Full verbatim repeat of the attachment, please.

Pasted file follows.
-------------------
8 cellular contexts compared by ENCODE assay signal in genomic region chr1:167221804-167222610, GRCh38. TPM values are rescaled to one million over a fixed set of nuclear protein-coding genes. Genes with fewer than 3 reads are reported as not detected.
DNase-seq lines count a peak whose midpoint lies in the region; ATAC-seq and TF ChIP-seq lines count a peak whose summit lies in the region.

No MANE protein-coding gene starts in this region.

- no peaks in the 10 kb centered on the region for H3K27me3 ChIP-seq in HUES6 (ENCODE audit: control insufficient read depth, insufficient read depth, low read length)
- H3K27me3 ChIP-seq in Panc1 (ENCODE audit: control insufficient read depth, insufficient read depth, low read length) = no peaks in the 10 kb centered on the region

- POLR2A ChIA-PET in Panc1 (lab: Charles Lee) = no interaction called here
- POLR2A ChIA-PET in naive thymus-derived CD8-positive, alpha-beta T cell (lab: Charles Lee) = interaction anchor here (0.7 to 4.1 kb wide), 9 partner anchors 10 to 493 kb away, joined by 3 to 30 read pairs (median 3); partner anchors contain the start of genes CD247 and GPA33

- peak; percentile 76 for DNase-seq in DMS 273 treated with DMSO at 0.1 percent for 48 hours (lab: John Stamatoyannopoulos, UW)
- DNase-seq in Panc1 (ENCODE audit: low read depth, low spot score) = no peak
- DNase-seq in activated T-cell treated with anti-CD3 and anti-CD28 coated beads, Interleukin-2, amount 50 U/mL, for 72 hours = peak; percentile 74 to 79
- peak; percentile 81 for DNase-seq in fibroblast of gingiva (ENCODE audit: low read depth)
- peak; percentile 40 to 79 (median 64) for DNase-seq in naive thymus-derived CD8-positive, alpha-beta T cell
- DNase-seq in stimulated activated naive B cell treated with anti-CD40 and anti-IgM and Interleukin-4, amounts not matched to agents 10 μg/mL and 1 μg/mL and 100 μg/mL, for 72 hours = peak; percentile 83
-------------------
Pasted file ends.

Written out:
8 cellular contexts compared by ENCODE assay signal in genomic region chr1:167221804-167222610, GRCh38. TPM values are rescaled to one million over a fixed set of nuclear protein-coding genes. Genes with fewer than 3 reads are reported as not detected.
DNase-seq lines count a peak whose midpoint lies in the region; ATAC-seq and TF ChIP-seq lines count a peak whose summit lies in the region.

No MANE protein-coding gene starts in this region.

- no peaks in the 10 kb centered on the region for H3K27me3 ChIP-seq in HUES6 (ENCODE audit: control insufficient read depth, insufficient read depth, low read length)
- H3K27me3 ChIP-seq in Panc1 (ENCODE audit: control insufficient read depth, insufficient read depth, low read length) = no peaks in the 10 kb centered on the region

- POLR2A ChIA-PET in Panc1 (lab: Charles Lee) = no interaction called here
- POLR2A ChIA-PET in naive thymus-derived CD8-positive, alpha-beta T cell (lab: Charles Lee) = interaction anchor here (0.7 to 4.1 kb wide), 9 partner anchors 10 to 493 kb away, joined by 3 to 30 read pairs (median 3); partner anchors contain the start of genes CD247 and GPA33

- peak; percentile 76 for DNase-seq in DMS 273 treated with DMSO at 0.1 percent for 48 hours (lab: John Stamatoyannopoulos, UW)
- DNase-seq in Panc1 (ENCODE audit: low read depth, low spot score) = no peak
- DNase-seq in activated T-cell treated with anti-CD3 and anti-CD28 coated beads, Interleukin-2, amount 50 U/mL, for 72 hours = peak; percentile 74 to 79
- peak; percentile 81 for DNase-seq in fibroblast of gingiva (ENCODE audit: low read depth)
- peak; percentile 40 to 79 (median 64) for DNase-seq in naive thymus-derived CD8-positive, alpha-beta T cell
- DNase-seq in stimulated activated naive B cell treated with anti-CD40 and anti-IgM and Interleukin-4, amounts not matched to agents 10 μg/mL and 1 μg/mL and 100 μg/mL, for 72 hours = peak; percentile 83